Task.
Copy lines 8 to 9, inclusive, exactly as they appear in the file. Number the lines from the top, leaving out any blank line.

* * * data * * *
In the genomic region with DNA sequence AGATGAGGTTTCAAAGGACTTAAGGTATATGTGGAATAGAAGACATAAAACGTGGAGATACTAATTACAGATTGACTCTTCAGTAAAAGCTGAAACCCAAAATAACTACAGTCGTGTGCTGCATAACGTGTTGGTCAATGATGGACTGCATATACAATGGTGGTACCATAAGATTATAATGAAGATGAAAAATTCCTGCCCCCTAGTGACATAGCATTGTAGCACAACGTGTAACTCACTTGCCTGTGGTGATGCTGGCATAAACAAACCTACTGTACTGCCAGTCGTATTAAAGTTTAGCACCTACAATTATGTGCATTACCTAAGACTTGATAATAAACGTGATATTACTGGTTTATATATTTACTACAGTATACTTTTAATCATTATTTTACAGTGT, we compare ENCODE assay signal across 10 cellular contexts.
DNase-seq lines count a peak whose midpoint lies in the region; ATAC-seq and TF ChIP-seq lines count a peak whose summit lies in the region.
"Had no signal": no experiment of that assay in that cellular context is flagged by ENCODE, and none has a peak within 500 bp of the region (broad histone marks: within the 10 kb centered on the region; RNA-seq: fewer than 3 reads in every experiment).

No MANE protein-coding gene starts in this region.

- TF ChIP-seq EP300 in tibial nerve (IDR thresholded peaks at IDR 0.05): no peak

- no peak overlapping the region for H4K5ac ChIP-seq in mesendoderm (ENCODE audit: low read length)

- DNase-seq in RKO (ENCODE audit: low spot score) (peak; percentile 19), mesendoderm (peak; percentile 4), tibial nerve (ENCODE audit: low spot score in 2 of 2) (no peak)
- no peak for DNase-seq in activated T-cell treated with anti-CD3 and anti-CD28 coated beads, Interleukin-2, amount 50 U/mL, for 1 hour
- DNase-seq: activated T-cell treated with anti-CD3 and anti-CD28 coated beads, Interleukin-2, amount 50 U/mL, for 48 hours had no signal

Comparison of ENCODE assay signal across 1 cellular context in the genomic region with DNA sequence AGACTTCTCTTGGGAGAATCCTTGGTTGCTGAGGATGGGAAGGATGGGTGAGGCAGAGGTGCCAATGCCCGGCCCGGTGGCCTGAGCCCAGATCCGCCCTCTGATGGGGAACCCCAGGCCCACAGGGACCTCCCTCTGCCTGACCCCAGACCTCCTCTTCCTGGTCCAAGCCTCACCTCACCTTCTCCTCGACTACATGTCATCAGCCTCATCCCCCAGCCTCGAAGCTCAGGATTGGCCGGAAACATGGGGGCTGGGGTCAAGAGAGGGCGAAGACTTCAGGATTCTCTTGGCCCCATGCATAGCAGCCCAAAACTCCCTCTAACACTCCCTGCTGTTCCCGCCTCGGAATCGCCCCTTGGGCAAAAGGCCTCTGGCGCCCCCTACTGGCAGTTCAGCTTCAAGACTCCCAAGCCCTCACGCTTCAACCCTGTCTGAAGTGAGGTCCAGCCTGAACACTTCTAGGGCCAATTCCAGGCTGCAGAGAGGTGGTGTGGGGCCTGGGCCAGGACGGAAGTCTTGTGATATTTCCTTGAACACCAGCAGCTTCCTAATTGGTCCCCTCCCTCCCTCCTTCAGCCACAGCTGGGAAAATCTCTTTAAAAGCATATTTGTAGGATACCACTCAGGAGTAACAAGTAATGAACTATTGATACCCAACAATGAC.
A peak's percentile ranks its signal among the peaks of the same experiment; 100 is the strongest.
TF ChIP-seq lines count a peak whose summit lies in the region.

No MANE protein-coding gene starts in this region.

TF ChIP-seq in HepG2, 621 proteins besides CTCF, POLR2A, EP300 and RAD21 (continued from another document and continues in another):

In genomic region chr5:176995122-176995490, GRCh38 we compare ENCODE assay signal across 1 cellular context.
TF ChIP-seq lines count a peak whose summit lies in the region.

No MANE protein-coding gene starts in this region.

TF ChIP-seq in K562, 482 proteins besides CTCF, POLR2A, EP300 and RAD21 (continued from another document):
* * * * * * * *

- no peak for DNase-seq in activated T-cell treated with anti-CD3 and anti-CD28 coated beads, Interleukin-2, amount 50 U/mL, for 1 hour
- DNase-seq: activated T-cell treated with anti-CD3 and anti-CD28 coated beads, Interleukin-2, amount 50 U/mL, for 48 hours had no signal